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NSW set to benefit from large scale solar investment boom

A solar investment boom means two multi-million dollar solar plants in the NSW area of Mayrung could begin construction as early as next year.

The plants' cost has not been made public but it is estimated by the Shepparton News to be over the $180 million proposed for the Deniliquin ethanol plant in the area.

The company that is spearheading the proposal RES Australia is currently seeking Government approval until they can move forward with the project.

The plant would connect to the TransGrid 132kV, a high voltage transmission network that runs through the area.

Solar Investment: Two separate power sites

One of the projects 'Currawarra', is located 25km north east of Deniliquin and will use half a million solar panels and will generate up to 175 megawatts (MW) of renewable energy. To put this in context the largest operational solar farm in NSW generates just over 100MW.

The second project – 'Tarleigh Park' – is located 23km south east of Deniliquin and will generate up to 90MW using 250,000 solar panels.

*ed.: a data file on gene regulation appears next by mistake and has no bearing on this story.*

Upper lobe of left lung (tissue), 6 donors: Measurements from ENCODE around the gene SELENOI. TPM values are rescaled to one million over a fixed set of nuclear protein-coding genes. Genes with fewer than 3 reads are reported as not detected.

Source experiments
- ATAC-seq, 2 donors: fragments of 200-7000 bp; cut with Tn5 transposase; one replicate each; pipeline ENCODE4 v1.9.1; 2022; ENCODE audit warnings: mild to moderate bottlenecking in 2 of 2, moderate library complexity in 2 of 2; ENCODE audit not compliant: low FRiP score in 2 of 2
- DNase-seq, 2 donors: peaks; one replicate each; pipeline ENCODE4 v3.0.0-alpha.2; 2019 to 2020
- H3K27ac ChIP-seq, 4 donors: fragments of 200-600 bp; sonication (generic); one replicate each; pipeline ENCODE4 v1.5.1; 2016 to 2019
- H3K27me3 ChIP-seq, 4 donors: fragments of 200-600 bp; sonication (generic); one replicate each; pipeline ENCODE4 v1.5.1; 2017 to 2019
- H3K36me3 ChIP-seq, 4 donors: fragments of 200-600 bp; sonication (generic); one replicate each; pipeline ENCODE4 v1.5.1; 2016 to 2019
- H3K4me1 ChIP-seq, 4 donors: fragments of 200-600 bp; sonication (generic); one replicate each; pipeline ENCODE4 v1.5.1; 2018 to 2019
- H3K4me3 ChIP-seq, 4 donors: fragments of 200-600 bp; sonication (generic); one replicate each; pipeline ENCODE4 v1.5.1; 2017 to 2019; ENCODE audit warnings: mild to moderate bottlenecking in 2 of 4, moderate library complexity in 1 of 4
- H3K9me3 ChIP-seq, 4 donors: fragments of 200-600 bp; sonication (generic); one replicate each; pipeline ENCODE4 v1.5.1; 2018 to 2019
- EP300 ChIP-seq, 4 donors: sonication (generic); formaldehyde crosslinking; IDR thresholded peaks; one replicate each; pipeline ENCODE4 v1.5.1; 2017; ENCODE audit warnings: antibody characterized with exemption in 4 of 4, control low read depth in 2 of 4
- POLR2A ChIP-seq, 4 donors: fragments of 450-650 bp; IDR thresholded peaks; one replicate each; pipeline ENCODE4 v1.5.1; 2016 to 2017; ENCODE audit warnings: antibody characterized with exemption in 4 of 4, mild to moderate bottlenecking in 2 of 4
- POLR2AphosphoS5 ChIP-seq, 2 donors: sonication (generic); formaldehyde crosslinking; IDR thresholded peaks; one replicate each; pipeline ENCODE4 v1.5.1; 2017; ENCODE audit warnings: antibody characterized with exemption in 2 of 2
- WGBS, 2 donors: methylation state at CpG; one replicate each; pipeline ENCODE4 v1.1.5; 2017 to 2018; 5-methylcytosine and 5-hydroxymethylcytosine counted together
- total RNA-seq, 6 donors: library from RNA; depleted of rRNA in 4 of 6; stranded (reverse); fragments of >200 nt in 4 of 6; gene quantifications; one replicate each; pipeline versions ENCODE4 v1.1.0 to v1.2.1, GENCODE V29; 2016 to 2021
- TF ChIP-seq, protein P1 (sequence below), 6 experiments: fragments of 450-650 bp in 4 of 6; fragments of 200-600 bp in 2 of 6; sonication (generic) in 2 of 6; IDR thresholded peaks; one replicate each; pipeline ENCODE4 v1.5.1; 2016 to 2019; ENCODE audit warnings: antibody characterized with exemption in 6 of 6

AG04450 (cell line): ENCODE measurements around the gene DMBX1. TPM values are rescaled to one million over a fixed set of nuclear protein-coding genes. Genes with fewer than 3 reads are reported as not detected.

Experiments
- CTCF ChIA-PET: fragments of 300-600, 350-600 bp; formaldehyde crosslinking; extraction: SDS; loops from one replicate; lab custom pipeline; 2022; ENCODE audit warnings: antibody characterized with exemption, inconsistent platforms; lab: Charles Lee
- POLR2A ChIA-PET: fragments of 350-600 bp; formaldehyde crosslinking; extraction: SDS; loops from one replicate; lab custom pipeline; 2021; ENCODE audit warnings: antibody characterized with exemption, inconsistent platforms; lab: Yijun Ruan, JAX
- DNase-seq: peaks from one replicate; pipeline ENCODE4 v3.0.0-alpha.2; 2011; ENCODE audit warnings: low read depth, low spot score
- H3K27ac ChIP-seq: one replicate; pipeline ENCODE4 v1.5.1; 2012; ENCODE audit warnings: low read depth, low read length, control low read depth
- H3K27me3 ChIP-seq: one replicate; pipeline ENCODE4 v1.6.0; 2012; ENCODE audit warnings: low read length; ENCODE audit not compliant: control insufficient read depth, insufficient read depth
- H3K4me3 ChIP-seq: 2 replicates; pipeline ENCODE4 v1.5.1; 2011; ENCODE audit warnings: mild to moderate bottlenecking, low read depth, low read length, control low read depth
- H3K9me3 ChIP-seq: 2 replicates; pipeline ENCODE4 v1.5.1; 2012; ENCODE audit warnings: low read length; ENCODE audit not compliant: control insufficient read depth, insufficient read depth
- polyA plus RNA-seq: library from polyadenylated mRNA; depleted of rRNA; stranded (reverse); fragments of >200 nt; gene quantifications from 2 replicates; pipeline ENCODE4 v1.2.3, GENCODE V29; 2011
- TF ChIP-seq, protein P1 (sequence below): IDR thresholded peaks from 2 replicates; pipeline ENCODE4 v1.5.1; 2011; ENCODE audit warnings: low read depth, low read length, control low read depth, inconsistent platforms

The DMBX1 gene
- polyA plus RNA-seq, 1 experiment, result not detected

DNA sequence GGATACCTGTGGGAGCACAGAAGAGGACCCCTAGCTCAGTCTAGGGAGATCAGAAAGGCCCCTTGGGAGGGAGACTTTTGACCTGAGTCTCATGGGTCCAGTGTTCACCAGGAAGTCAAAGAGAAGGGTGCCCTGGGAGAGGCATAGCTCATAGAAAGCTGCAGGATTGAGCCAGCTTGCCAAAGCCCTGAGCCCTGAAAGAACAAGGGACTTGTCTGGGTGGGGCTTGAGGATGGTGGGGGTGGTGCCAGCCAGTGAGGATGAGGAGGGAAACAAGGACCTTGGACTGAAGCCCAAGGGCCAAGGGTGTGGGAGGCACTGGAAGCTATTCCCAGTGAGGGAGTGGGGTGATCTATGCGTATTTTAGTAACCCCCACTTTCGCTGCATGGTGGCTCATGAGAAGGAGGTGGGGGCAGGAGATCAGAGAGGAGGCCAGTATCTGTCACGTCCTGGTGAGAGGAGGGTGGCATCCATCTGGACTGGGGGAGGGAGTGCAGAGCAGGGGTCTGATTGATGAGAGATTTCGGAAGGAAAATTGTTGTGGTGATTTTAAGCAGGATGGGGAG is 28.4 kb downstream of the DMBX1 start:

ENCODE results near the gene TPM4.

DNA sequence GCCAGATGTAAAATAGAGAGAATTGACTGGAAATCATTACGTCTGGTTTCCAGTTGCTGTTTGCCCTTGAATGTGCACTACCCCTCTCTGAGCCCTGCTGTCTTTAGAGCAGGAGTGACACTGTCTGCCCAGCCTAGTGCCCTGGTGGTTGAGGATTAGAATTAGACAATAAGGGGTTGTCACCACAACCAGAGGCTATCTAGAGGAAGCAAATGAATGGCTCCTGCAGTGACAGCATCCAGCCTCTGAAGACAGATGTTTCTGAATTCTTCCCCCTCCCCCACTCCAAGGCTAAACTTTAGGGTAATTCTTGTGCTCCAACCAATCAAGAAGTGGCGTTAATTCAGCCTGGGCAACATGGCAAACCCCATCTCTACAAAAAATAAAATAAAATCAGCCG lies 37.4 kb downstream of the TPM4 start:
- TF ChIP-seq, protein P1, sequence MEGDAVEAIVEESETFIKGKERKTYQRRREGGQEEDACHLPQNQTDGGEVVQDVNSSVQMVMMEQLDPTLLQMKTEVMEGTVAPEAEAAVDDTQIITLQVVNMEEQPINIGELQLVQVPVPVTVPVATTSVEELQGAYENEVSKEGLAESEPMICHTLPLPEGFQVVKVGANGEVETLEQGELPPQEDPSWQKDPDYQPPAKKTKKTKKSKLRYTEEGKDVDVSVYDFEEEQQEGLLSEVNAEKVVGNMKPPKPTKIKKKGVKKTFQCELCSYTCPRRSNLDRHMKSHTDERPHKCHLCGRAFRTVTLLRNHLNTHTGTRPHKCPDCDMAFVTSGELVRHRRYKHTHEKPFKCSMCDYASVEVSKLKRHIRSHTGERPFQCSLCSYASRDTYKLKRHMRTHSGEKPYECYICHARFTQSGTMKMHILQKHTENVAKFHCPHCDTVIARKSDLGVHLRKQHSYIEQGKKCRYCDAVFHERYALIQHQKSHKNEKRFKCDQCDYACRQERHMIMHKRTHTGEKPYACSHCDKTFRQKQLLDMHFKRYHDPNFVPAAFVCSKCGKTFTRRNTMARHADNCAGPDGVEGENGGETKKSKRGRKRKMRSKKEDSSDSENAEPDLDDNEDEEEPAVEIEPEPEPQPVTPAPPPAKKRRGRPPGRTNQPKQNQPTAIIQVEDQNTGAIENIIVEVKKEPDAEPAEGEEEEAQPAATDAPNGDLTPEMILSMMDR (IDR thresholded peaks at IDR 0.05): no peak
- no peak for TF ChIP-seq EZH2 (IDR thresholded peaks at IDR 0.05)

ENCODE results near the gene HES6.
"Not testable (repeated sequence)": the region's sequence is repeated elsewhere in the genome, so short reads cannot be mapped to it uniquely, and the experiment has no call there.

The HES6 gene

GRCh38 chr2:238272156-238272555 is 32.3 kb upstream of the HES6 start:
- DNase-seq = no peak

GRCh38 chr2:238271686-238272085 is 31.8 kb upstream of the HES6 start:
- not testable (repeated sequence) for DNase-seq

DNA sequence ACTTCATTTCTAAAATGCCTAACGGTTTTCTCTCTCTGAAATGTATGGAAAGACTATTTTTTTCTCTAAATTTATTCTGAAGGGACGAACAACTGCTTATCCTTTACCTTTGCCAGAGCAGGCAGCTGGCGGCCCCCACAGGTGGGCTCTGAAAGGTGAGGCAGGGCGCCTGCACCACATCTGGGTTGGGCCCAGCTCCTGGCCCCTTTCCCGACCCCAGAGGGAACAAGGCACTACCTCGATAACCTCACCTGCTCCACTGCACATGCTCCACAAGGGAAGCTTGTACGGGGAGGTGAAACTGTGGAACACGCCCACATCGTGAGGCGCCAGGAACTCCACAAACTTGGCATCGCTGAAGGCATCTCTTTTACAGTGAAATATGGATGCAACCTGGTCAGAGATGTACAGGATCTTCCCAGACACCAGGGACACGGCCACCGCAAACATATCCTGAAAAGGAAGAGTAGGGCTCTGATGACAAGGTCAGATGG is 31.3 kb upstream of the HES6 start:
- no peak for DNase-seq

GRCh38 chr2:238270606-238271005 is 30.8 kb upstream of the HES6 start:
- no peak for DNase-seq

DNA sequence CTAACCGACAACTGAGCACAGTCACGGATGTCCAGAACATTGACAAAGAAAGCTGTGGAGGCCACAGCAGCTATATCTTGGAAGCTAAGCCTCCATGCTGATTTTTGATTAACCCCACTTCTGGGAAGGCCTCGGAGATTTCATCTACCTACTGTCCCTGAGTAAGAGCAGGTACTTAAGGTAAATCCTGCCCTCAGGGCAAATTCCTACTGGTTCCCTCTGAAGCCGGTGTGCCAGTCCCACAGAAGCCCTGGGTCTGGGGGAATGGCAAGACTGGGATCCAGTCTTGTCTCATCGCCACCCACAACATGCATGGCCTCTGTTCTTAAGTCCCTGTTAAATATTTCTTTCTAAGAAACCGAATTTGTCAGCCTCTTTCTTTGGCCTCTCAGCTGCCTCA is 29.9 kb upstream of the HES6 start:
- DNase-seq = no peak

Both these developments would use ground mounted solar panels with associated access tracks, substation, operation and maintenance building, overhead and underground electrical reticulation and fencing.

The impact of the plants

Speaking to the Shepparton News RES project manager Mike Whitbread saying,
"Environmental impact assessments have been commissioned with local expert consultants who are carefully assessing the impact of the solar farms. These studies include heritage, noise, visual impact, transport and ecology and will inform the planning application,"

"If all the studies go well and the site is permitted, we're hoping to start construction sometime in 2018. We expect 'Currawarra' to take about 18 months to build and 'Tarleigh Park' about nine to 12 months."

It is expected that three full time workers would need to be employed to monitor the installations and this solar investment would provide a boost to local businesses and the economy in the area.

The power can be used by large business and other large scale operations but is not available for individual residential use.

Source: Energy Matters


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